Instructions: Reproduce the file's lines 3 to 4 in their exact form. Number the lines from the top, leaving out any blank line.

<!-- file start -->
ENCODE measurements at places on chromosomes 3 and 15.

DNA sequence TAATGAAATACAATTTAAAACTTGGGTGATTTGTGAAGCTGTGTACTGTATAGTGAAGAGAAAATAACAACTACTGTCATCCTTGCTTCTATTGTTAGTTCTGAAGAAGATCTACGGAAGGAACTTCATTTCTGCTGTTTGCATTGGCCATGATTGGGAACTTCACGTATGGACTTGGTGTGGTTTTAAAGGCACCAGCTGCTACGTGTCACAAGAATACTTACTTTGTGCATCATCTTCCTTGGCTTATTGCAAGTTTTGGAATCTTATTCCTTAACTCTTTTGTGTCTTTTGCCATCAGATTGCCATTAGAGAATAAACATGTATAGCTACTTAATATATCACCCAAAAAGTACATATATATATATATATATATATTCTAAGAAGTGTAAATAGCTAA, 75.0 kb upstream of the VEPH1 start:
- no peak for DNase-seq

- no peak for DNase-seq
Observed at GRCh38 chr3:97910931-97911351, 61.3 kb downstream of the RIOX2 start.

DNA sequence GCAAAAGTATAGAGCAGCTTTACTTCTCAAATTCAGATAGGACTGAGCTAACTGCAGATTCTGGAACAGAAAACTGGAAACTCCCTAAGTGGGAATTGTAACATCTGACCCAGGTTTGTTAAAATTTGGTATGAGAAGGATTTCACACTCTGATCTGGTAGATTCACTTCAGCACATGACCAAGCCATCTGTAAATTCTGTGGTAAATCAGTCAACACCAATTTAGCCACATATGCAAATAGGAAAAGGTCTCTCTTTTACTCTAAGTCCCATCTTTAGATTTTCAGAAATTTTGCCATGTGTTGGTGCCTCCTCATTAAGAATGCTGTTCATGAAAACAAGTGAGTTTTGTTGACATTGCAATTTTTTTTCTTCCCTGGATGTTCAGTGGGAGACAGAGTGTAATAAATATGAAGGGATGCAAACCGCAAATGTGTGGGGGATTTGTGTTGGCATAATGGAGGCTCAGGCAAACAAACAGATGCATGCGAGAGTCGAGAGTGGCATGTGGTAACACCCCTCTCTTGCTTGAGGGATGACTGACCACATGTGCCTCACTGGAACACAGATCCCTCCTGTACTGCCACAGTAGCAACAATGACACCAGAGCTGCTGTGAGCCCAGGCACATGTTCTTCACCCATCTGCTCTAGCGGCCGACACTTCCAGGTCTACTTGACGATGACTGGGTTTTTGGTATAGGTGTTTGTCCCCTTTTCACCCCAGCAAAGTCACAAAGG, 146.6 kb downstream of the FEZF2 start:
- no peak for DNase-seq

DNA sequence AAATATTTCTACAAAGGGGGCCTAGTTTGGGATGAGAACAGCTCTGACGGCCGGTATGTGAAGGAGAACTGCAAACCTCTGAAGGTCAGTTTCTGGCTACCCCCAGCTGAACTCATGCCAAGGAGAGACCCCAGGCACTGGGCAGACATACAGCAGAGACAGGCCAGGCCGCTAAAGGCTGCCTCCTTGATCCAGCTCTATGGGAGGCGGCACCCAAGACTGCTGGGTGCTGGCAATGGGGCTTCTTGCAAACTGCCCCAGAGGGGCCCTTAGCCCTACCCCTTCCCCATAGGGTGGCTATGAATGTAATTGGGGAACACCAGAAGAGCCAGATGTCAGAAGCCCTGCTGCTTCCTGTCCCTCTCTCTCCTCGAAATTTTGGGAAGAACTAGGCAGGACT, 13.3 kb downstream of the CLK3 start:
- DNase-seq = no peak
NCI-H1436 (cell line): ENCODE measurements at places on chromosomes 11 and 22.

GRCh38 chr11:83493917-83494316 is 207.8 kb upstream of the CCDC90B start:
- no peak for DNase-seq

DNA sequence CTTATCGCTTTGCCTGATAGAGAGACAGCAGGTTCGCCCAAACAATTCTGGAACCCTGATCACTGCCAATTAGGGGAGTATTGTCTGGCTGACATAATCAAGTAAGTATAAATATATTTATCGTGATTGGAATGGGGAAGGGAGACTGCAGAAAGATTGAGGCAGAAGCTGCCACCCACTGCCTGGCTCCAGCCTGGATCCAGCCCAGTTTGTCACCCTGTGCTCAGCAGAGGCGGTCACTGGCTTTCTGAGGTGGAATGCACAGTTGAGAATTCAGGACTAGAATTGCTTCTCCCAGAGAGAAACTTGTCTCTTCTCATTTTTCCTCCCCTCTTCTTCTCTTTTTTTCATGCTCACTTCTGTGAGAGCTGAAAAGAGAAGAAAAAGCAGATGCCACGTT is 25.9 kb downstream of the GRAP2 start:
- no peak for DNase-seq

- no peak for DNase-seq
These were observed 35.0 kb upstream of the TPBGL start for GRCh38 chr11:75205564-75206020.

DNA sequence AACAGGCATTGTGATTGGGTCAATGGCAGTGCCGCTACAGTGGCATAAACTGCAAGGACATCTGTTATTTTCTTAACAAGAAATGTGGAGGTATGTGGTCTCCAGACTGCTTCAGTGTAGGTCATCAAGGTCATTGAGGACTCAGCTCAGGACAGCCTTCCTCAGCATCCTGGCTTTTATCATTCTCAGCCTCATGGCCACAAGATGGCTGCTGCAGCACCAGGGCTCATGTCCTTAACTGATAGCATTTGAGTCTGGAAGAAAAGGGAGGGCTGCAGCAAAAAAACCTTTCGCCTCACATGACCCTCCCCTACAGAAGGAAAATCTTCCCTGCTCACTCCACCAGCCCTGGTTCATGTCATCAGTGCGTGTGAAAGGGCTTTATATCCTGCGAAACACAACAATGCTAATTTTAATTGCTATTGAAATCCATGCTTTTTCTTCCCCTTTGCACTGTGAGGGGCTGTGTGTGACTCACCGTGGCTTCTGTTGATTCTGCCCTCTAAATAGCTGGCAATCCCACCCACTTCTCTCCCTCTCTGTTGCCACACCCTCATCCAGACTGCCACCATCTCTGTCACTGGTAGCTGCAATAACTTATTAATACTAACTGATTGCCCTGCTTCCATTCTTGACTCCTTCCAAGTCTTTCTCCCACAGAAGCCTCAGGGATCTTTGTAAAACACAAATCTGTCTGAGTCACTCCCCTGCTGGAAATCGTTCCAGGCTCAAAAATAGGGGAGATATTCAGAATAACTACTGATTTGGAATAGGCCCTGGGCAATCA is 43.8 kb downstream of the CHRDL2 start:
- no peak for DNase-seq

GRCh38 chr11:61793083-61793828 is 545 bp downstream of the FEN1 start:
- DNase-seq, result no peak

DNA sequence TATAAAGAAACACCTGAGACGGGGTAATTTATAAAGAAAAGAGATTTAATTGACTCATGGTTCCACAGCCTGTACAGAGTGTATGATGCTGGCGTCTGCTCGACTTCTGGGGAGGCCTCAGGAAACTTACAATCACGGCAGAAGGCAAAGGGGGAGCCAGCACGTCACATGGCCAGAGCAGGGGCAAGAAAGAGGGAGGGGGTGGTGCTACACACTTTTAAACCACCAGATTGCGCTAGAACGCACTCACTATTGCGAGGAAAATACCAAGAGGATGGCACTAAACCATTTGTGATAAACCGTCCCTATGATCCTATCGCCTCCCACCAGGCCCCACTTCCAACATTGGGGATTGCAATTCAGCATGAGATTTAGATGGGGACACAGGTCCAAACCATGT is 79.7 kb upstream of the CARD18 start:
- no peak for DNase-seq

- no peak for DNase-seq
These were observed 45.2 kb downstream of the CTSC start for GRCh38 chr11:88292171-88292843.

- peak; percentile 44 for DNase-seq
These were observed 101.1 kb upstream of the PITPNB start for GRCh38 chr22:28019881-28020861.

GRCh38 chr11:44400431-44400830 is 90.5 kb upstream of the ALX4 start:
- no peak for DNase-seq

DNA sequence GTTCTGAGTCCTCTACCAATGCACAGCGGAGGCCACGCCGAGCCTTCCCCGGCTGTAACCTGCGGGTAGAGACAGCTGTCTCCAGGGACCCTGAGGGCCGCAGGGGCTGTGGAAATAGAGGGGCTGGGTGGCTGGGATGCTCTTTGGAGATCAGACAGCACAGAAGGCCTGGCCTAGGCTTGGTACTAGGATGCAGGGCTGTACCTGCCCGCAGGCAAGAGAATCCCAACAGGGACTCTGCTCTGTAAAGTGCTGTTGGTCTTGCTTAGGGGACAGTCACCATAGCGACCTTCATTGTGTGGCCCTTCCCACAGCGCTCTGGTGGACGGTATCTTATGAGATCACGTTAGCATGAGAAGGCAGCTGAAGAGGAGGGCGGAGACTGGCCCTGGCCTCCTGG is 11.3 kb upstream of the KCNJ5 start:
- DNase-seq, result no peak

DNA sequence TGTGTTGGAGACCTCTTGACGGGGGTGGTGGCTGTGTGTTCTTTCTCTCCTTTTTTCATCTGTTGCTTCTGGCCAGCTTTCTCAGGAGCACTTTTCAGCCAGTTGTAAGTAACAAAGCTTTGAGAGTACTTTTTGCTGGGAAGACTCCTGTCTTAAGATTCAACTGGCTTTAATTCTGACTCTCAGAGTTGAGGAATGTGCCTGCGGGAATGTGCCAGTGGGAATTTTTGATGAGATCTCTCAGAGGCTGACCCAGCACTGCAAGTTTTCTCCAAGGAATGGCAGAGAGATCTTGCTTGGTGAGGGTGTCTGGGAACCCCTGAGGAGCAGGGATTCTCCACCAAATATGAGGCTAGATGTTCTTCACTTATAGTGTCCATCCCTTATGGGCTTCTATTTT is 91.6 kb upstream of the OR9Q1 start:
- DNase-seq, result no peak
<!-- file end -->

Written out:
- no peak for DNase-seq

- no peak for DNase-seq